As I mentioned last time, my clients have generally done well in the face of the biggest economic blow since the Great Recession. Most are somewhere between -5% and +5% for the year to date, with the higher end generally represented by my more aggressive clients for which we bought more individual stocks when they were low in late March and early April.
Our bond funds have disappointed me, with most slightly under water for the year to date because they have been light on government securities which is the portion of the bond market to show the best returns by far. But, with U.S. Treasury rates at the rate of inflation or below, who can blame them? I certainly don’t want to chase government bonds now so we will stick with our funds that have very good long term records, though of course past results are not guarantees of future returns.
The past few months show why I think it is important to diversify, especially when it comes to income investments. Blackstone is our largest real estate holding and it is down only slightly on the year and its worst month was not bad at all, especially compared to high yield bonds or stocks.
Accredited investors, those with at least $1 million in liquid net worth and with sufficiently large accounts with me to be able to reasonably invest in Strategic Wireless Infrastructure Fund did not see a drop at all. That continues to be one of the investments I am most pleased with.
Those in the Blackstone GSO Secured Lending Fund have seen a slight drop in price but all of the loans in the portfolio are current in their payments so the drop is strictly tied to market pricing. Since the loans are expected to be held to maturity and to generally be paid off within three years, I am not at all worried about short term pricing swings.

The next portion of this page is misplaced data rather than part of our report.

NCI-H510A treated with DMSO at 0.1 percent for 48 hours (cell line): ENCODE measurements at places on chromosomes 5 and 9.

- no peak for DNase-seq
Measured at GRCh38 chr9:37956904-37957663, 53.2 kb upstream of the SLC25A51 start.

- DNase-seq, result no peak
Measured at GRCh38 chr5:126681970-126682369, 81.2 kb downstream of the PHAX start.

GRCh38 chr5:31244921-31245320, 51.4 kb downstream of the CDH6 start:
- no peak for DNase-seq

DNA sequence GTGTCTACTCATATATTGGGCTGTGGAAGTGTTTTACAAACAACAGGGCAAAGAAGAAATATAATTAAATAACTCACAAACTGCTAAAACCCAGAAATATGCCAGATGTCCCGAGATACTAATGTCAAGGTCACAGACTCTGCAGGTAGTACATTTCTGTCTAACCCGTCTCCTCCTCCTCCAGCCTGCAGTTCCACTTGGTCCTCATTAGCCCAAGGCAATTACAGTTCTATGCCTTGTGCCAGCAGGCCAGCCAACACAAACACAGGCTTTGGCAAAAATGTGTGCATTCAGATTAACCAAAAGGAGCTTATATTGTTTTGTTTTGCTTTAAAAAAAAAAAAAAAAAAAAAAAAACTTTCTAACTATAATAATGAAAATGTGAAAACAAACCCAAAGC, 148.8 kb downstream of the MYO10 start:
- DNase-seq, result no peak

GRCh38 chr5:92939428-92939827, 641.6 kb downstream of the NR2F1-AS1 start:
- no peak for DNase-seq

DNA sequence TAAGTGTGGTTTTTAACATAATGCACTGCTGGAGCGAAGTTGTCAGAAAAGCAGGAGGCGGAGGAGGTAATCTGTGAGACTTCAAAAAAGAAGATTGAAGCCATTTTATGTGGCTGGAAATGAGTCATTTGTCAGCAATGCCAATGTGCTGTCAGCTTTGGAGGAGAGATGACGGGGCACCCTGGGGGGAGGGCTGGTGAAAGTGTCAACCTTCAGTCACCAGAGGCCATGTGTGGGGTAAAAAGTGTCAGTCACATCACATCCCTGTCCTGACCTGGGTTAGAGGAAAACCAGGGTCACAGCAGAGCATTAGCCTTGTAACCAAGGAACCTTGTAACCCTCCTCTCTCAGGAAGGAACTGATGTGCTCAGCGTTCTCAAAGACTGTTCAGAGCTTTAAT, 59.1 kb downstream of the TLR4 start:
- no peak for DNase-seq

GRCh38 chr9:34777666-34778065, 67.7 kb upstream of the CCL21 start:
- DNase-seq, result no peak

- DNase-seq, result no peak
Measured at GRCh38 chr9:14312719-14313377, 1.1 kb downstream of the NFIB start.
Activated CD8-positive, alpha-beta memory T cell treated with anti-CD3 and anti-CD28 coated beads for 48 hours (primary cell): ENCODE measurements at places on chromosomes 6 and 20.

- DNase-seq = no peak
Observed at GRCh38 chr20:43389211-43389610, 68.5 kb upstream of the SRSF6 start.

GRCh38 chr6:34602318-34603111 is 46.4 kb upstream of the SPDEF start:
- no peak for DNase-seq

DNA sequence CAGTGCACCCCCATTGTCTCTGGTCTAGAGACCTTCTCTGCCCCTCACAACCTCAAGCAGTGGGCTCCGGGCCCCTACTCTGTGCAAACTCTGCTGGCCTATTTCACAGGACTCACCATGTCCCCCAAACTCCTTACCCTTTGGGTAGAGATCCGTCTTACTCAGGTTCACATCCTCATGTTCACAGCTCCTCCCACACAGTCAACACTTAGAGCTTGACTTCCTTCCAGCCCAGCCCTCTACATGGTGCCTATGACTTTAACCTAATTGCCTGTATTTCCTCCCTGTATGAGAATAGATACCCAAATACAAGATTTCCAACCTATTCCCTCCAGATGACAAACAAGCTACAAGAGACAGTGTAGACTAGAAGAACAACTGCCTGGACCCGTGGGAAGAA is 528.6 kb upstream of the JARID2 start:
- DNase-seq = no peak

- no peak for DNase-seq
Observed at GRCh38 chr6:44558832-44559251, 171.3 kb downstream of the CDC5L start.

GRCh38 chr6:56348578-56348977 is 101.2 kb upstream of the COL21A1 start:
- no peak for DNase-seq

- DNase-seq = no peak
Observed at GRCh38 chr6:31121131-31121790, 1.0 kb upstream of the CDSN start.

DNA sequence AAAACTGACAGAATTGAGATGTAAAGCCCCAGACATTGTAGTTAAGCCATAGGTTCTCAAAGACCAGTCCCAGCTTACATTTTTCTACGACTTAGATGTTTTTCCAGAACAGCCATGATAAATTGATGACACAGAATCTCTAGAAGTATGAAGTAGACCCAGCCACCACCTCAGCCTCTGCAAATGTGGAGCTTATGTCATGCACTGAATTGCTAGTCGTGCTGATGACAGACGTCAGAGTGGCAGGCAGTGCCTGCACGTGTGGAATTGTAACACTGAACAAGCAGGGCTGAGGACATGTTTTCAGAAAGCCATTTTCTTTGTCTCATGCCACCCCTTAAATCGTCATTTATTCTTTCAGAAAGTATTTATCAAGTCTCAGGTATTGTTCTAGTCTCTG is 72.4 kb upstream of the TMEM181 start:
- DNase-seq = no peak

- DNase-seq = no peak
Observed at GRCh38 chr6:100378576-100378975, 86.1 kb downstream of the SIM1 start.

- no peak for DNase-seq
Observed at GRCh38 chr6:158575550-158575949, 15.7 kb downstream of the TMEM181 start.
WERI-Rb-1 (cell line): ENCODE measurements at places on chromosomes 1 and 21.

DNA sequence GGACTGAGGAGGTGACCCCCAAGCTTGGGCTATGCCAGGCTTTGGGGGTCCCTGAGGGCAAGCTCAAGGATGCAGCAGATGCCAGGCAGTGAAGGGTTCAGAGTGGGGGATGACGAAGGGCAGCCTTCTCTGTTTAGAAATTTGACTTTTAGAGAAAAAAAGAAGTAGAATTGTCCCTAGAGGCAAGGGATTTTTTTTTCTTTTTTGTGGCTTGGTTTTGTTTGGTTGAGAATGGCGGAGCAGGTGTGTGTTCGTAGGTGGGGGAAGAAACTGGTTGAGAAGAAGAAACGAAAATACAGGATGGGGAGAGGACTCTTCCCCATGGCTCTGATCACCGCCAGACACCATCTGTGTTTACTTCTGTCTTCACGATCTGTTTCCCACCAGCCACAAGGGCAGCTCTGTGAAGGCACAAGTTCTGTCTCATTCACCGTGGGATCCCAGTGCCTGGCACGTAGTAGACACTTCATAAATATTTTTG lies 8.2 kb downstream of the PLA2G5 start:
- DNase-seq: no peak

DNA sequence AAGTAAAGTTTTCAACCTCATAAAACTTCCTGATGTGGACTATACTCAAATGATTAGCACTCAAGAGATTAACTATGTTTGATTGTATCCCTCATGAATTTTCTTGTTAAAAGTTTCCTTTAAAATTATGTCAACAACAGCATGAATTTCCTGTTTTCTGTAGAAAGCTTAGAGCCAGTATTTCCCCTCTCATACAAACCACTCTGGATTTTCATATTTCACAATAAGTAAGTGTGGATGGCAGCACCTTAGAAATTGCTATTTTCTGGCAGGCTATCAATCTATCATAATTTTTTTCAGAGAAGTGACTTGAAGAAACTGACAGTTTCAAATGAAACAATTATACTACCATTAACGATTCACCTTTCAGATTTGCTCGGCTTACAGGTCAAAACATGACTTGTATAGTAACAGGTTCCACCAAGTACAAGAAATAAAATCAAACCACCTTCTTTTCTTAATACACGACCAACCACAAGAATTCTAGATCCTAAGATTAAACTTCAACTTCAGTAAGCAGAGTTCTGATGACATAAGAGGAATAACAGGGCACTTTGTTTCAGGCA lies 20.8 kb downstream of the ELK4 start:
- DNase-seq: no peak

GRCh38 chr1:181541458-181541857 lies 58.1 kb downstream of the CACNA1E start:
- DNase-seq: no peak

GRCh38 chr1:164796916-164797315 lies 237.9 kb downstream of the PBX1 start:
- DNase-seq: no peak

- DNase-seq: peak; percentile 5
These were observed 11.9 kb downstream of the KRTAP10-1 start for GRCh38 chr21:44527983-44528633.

Here is a year-to-date map of the stocks in the S&P 500 index. The size of the blocks represents the relative sizes and weights of the companies in the index. Gee, anything jump out at you?
Yes, Amazon, Apple, Microsoft, Google and Facebook dominate the index, both in terms of size and performance. If you look closely, you can see the larger sections for the industries like tech and health care and you can see that the best places to be this year have been tech, health care and retailers with a large online presence or involved in home and garden.
Here’s another way to look at it. Again, the conclusion should be obvious as to which parts of the U.S. stock market are doing best. I have used the Morningstar Style Box format and filled it in and colored it with returns from several Russell indexes to illustrate returns. These are YTD returns through July 15, 2020. Data is from Morningstar.
Since the five big growth stocks dominate the large cap growth category and spill slightly into the midcap growth box, you can see how this correlates with the map of the market I showed above.
My investment strategy obviously varies by client. For conservative investors, it is a time not to panic. The worst thing to do earlier this year when stocks and bonds were down was to sell out. I still believe that it is generally better to ride out most market swings and that when things are dropping quickly is nearly always the wrong time to be selling. Diversification is usually your friend and timing is usually your enemy.
For moderate and growth-oriented investors, there are still discounts on good companies but the easy money has been made. Some of the hottest stocks in the recovery have seen some profit-taking lately. Market leaders are still leading but their valuations are getting pretty pricey. Whether they will get even more pricey is hard to say.
The gap between pricing on what many people call value stocks and the fastest growing companies is at historic levels. That will of course correct but the timing is extremely difficult to get right. Market trends can go far past what a level-headed investor might consider reasonable.
For my part, I like to stick with what’s working until the trend turns, so I generally continue to emphasize large and midcap growth stocks with some weighting in large cap core as represented by the S&P 500 Index, though that is obviously being dragged over toward the large cap growth category by the outperformance of the most heavily weighted stocks in the index being large growth stocks.
As always, let me know if you have any questions, concerns or if your financial or life circumstances have changed significantly.
Thanks to Liz Ann Sonders, Chief Market Strategist at Charles Schwab, for her amazing twitter feed which is the source for every chart here other than the map of the market and the style box chart. Also note that mention of any specific investment does not constitute a solicitation to buy it.